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Breeders: Can straights be queer?

Our identities are not solely about our sex partners

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As a barback, I’m pretty damn annoying. 

I push past you with my ice buckets. I take your glass away, sometimes before you’re finished. I bump into the bartenders, tell patrons to step aside, and cut the bathroom line, all while covered in sweat, stains, and sometimes a little vomit. 

In contrast, the bartenders get all the glory. They charm your socks off with pleasant conversation and — oh, would you look at that? They made you a fancy drink, too. How lovely. 

While I might sound bitter, I enjoy observing how the bartenders approach customer interaction. Some rely on wit, others on speed, a few on good ole fashioned kindness and, on occasion, a master who can employ all three. Yet there’s one bartender so charming, so magnetic, so comical, he leaves patrons (and some staff) swooning in his glow.  

His name is Fred. Here’s the thing about Fred: He’s a six-foot-three-and-a-half-inch hunk of a man oozing what kids today call the rizz, or charisma to us older folk, and in the wake of this rizz comes scores of adoring fans. Here’s the other thing about Fred: he’s straight.

Gay gasp — a straight bartender in a gay bar? The mere notion may cause some waves. And here, in a queer publication, just before Pride no less, I dare to ask whether straights can belong in the queer community. Time to roll out the cancellation carpet, folks.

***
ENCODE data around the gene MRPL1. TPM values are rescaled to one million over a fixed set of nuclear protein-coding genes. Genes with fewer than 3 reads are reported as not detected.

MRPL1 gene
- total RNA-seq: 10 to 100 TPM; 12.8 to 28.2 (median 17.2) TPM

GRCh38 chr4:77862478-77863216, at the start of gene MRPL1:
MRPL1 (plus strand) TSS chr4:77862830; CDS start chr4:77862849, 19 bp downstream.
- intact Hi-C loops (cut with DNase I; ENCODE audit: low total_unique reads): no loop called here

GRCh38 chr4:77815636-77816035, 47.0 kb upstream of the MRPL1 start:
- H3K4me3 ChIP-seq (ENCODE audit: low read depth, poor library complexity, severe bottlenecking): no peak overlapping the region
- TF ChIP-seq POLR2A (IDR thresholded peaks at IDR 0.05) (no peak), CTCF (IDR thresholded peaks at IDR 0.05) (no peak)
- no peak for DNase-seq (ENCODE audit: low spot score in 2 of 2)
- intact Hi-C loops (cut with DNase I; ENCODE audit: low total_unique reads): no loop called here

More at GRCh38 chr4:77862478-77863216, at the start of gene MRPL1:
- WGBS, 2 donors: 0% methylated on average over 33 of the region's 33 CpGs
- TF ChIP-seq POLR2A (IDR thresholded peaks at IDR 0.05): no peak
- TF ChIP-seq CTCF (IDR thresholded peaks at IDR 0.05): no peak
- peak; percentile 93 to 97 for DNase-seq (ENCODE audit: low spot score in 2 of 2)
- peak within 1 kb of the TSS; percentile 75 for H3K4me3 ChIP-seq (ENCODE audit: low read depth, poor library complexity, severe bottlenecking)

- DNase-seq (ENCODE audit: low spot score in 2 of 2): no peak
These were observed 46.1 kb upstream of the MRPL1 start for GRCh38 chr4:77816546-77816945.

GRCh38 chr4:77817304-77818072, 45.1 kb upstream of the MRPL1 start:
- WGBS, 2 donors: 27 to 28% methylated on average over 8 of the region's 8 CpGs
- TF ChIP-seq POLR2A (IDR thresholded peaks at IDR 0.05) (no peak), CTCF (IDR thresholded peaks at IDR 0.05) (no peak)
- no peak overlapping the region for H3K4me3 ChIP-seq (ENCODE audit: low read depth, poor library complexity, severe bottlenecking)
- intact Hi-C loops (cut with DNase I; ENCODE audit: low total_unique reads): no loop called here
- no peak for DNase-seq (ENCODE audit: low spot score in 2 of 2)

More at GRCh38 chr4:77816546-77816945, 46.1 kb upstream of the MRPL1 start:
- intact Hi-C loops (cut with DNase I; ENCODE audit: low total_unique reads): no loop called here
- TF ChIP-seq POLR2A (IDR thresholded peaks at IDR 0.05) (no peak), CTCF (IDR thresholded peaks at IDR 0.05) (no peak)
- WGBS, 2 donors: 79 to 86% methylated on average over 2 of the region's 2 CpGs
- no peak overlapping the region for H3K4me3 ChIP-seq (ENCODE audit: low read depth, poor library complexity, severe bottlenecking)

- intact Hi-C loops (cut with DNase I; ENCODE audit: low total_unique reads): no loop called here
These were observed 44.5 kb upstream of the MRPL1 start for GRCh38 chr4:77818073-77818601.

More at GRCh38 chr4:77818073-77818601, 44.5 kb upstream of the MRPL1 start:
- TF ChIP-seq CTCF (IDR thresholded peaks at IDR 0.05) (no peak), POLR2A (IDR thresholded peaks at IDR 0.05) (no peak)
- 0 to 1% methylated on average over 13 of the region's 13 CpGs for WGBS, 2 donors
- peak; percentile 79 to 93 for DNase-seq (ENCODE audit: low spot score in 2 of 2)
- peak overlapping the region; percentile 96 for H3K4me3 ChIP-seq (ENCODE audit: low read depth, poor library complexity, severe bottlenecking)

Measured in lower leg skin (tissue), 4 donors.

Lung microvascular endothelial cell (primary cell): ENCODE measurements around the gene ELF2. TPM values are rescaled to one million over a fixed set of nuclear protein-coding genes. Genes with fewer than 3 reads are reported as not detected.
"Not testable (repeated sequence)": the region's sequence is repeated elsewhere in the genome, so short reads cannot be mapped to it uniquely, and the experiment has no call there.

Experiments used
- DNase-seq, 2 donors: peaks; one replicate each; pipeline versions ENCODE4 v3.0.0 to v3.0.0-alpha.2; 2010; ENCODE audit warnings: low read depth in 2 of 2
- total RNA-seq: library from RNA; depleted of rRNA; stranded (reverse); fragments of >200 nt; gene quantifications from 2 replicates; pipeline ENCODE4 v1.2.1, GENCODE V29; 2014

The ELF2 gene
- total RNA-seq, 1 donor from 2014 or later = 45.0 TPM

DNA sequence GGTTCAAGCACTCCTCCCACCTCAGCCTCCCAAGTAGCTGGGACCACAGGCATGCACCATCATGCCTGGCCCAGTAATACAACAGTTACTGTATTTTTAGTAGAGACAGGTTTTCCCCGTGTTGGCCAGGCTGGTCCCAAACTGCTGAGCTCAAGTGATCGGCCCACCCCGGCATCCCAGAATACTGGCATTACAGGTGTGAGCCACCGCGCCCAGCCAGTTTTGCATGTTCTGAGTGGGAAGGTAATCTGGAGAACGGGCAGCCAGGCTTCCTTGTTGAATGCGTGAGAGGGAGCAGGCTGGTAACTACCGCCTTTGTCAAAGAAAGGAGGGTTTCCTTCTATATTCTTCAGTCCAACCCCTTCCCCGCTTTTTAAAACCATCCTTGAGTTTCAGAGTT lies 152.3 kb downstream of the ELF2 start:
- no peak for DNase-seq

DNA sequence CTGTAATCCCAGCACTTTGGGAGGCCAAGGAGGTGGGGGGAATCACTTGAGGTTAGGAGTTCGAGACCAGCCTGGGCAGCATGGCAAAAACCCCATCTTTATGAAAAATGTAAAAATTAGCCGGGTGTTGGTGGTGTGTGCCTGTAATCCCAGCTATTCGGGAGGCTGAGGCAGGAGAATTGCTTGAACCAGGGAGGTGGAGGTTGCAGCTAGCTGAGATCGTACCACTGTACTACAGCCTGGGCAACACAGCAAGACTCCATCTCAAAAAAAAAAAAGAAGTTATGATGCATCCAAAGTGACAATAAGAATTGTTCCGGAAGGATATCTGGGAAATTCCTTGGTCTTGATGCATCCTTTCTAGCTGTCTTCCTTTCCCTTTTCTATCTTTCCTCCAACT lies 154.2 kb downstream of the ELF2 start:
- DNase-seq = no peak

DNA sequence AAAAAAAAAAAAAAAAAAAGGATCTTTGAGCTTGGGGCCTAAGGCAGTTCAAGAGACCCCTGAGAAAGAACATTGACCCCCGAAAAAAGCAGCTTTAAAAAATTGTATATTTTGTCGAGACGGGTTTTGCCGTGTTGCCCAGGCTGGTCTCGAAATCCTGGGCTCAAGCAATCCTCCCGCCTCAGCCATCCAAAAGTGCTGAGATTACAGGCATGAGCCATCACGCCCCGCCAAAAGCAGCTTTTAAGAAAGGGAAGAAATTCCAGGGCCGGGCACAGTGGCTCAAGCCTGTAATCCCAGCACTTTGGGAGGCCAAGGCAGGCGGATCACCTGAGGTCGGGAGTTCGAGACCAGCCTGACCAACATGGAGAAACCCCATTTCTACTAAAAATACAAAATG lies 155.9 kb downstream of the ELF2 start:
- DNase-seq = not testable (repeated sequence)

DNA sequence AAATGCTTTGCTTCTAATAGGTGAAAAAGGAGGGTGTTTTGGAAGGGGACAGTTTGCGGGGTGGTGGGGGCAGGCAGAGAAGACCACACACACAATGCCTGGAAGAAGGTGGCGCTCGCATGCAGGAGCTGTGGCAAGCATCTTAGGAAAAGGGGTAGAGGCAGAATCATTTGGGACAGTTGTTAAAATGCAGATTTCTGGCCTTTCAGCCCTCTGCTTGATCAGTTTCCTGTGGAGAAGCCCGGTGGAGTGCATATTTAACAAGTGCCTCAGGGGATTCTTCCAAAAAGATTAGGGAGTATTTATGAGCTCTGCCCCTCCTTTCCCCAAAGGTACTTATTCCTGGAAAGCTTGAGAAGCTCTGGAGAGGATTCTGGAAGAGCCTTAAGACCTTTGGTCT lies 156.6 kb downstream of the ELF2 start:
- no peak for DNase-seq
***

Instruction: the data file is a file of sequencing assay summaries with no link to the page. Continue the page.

Admittedly, that reaction is understandable, for we gays are protective of our spaces. Fighting for nightlife is a cornerstone of our history; Stonewall was pivotal for a reason, after all. But the world is different now, isn’t it? There are more queers, more queer identities, and more allies all around us. As a result, we’ve made some significant strides. 

Yet the tone toward our straight allies isn’t always the most positive. We detest the straight bachelorette parties, those gay-baiting straight dudes, that shrieking straight girl piercing our ears, and the overly affectionate straight couple taking up space. For many, the straights remain our adversaries, so much so that we degrade them with terms such as the title of this piece.

Take, for example, a few months ago at the Pub. It was an early Sunday afternoon just before the post-brunch rush when a sizable group of straight-looking college dudes overtook three tables on our covered patio. As they strolled in, every queer glared them down like a scene from a spaghetti Western. A few patrons even complained. 

That was before we learned the group wasn’t there for a heist but rather their friend’s 21st birthday — the same friend who came out to them the night prior. Out of support, they all joined him in his first legal foray into a gay bar. If you’re not already thinking it, I’ll spell it out for you: That is fucking cute.